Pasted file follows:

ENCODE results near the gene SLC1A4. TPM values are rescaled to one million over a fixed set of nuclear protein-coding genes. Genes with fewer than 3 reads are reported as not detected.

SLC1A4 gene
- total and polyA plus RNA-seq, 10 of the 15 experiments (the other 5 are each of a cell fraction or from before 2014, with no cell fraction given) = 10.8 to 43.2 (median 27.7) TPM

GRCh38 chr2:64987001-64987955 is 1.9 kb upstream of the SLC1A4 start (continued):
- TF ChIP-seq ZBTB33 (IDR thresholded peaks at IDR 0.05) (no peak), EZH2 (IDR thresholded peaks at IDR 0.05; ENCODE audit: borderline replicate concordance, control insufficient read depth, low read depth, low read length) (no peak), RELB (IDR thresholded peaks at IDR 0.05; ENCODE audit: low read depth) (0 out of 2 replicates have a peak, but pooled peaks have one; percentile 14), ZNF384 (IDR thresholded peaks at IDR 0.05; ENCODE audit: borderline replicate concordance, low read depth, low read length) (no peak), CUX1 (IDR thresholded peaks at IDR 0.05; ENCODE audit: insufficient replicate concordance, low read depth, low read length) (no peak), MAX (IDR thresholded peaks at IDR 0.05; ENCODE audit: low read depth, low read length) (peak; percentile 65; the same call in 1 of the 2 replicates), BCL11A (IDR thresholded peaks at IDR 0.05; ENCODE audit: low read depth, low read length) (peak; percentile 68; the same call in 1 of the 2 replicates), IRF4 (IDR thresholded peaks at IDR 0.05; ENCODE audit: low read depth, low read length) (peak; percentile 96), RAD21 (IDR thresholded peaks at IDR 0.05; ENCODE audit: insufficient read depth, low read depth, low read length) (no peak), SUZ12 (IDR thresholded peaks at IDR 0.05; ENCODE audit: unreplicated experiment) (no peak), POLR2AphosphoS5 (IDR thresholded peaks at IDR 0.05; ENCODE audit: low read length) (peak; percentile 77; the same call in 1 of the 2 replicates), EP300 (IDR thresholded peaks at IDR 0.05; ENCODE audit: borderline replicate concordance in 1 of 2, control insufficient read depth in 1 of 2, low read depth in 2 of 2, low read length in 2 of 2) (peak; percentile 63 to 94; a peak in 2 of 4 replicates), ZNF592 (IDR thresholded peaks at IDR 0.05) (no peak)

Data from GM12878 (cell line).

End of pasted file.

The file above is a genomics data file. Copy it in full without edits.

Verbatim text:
ENCODE results near the gene SLC1A4. TPM values are rescaled to one million over a fixed set of nuclear protein-coding genes. Genes with fewer than 3 reads are reported as not detected.

SLC1A4 gene
- total and polyA plus RNA-seq, 10 of the 15 experiments (the other 5 are each of a cell fraction or from before 2014, with no cell fraction given) = 10.8 to 43.2 (median 27.7) TPM

GRCh38 chr2:64987001-64987955 is 1.9 kb upstream of the SLC1A4 start (continued):
- TF ChIP-seq ZBTB33 (IDR thresholded peaks at IDR 0.05) (no peak), EZH2 (IDR thresholded peaks at IDR 0.05; ENCODE audit: borderline replicate concordance, control insufficient read depth, low read depth, low read length) (no peak), RELB (IDR thresholded peaks at IDR 0.05; ENCODE audit: low read depth) (0 out of 2 replicates have a peak, but pooled peaks have one; percentile 14), ZNF384 (IDR thresholded peaks at IDR 0.05; ENCODE audit: borderline replicate concordance, low read depth, low read length) (no peak), CUX1 (IDR thresholded peaks at IDR 0.05; ENCODE audit: insufficient replicate concordance, low read depth, low read length) (no peak), MAX (IDR thresholded peaks at IDR 0.05; ENCODE audit: low read depth, low read length) (peak; percentile 65; the same call in 1 of the 2 replicates), BCL11A (IDR thresholded peaks at IDR 0.05; ENCODE audit: low read depth, low read length) (peak; percentile 68; the same call in 1 of the 2 replicates), IRF4 (IDR thresholded peaks at IDR 0.05; ENCODE audit: low read depth, low read length) (peak; percentile 96), RAD21 (IDR thresholded peaks at IDR 0.05; ENCODE audit: insufficient read depth, low read depth, low read length) (no peak), SUZ12 (IDR thresholded peaks at IDR 0.05; ENCODE audit: unreplicated experiment) (no peak), POLR2AphosphoS5 (IDR thresholded peaks at IDR 0.05; ENCODE audit: low read length) (peak; percentile 77; the same call in 1 of the 2 replicates), EP300 (IDR thresholded peaks at IDR 0.05; ENCODE audit: borderline replicate concordance in 1 of 2, control insufficient read depth in 1 of 2, low read depth in 2 of 2, low read length in 2 of 2) (peak; percentile 63 to 94; a peak in 2 of 4 replicates), ZNF592 (IDR thresholded peaks at IDR 0.05) (no peak)

Data from GM12878 (cell line).